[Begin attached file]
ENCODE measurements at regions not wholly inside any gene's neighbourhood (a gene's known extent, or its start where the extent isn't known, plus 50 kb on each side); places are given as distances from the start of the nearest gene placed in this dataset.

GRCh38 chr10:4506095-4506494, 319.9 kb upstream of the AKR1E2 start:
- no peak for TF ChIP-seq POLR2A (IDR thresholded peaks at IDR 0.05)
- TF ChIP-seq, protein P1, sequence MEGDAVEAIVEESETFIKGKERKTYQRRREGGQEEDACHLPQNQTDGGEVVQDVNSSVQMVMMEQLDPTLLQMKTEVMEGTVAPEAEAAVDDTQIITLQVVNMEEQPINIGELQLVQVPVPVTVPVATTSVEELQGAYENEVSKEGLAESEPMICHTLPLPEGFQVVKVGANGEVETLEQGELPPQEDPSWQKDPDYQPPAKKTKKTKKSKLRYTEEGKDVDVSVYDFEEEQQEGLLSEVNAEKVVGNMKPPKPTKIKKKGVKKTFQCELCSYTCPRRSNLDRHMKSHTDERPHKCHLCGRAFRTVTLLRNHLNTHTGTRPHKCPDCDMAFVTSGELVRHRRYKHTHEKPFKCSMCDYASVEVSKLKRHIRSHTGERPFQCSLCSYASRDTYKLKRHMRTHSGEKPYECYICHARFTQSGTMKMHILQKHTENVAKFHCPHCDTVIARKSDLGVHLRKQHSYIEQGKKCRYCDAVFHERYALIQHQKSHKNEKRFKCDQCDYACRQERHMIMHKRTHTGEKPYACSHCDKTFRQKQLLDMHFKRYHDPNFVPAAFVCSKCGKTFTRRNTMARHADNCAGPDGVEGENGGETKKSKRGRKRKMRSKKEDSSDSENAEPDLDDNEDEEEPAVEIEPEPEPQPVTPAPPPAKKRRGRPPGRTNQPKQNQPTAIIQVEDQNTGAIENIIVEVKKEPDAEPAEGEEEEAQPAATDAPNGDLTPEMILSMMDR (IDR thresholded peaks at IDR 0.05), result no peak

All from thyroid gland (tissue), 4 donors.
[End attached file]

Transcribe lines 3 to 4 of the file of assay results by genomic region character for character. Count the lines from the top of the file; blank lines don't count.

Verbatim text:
- no peak for TF ChIP-seq POLR2A (IDR thresholded peaks at IDR 0.05)
- TF ChIP-seq, protein P1, sequence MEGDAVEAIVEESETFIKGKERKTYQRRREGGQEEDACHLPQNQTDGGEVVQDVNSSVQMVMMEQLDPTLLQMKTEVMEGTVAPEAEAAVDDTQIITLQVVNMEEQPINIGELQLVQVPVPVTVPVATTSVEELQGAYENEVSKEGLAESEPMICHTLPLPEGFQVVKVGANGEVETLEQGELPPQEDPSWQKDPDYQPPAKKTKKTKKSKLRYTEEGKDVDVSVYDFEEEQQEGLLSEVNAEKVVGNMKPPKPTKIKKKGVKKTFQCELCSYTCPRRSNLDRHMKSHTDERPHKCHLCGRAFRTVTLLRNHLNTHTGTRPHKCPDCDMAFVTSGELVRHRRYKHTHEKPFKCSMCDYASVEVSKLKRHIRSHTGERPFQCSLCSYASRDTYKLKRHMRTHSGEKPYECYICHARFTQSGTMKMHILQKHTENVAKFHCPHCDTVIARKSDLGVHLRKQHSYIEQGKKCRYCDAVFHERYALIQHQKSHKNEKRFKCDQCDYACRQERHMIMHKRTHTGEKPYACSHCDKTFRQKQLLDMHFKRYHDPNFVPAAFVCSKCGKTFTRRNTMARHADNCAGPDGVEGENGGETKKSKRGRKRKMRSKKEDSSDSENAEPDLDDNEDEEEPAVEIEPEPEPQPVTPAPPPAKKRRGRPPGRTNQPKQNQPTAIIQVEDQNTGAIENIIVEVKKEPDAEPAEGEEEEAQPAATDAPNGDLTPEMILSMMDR (IDR thresholded peaks at IDR 0.05), result no peak